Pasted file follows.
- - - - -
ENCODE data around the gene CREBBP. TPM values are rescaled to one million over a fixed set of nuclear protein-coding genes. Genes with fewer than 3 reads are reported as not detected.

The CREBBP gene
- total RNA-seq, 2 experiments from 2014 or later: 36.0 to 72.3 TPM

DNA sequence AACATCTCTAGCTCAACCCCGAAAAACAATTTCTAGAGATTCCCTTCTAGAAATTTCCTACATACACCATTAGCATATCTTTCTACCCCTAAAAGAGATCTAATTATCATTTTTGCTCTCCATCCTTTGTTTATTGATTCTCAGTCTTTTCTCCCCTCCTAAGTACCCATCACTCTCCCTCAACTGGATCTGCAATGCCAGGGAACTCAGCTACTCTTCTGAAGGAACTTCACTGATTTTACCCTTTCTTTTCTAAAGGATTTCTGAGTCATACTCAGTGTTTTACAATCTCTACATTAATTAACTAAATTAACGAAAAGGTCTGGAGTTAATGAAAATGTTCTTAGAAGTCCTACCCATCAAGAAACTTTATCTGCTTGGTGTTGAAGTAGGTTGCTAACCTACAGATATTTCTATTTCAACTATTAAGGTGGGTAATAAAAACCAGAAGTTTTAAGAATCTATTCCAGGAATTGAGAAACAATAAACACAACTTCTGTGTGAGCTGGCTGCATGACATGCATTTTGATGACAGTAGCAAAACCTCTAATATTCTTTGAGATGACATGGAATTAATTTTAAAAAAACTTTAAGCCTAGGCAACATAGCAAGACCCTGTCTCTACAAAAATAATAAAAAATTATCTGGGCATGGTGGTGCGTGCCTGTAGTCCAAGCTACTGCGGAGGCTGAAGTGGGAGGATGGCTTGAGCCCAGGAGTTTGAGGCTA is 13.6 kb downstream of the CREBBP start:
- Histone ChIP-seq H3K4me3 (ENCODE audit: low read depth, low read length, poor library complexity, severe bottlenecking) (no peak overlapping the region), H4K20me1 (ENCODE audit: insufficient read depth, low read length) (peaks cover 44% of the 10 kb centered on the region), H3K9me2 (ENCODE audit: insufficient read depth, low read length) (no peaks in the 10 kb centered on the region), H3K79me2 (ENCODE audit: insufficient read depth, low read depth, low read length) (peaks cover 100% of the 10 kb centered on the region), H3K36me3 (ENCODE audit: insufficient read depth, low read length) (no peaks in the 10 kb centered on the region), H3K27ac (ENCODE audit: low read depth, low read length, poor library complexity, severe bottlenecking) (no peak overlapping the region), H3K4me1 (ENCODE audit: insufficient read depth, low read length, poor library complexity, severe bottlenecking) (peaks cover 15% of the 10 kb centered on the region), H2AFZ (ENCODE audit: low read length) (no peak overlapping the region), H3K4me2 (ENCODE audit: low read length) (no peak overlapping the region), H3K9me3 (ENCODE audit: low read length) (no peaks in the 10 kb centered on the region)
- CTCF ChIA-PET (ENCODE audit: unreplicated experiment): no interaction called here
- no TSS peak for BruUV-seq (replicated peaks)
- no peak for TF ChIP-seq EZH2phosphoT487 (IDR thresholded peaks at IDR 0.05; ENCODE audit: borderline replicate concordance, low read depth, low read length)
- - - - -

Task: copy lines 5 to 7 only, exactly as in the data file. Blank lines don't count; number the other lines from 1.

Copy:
- Histone ChIP-seq H3K4me3 (ENCODE audit: low read depth, low read length, poor library complexity, severe bottlenecking) (no peak overlapping the region), H4K20me1 (ENCODE audit: insufficient read depth, low read length) (peaks cover 44% of the 10 kb centered on the region), H3K9me2 (ENCODE audit: insufficient read depth, low read length) (no peaks in the 10 kb centered on the region), H3K79me2 (ENCODE audit: insufficient read depth, low read depth, low read length) (peaks cover 100% of the 10 kb centered on the region), H3K36me3 (ENCODE audit: insufficient read depth, low read length) (no peaks in the 10 kb centered on the region), H3K27ac (ENCODE audit: low read depth, low read length, poor library complexity, severe bottlenecking) (no peak overlapping the region), H3K4me1 (ENCODE audit: insufficient read depth, low read length, poor library complexity, severe bottlenecking) (peaks cover 15% of the 10 kb centered on the region), H2AFZ (ENCODE audit: low read length) (no peak overlapping the region), H3K4me2 (ENCODE audit: low read length) (no peak overlapping the region), H3K9me3 (ENCODE audit: low read length) (no peaks in the 10 kb centered on the region)
- CTCF ChIA-PET (ENCODE audit: unreplicated experiment): no interaction called here
- no TSS peak for BruUV-seq (replicated peaks)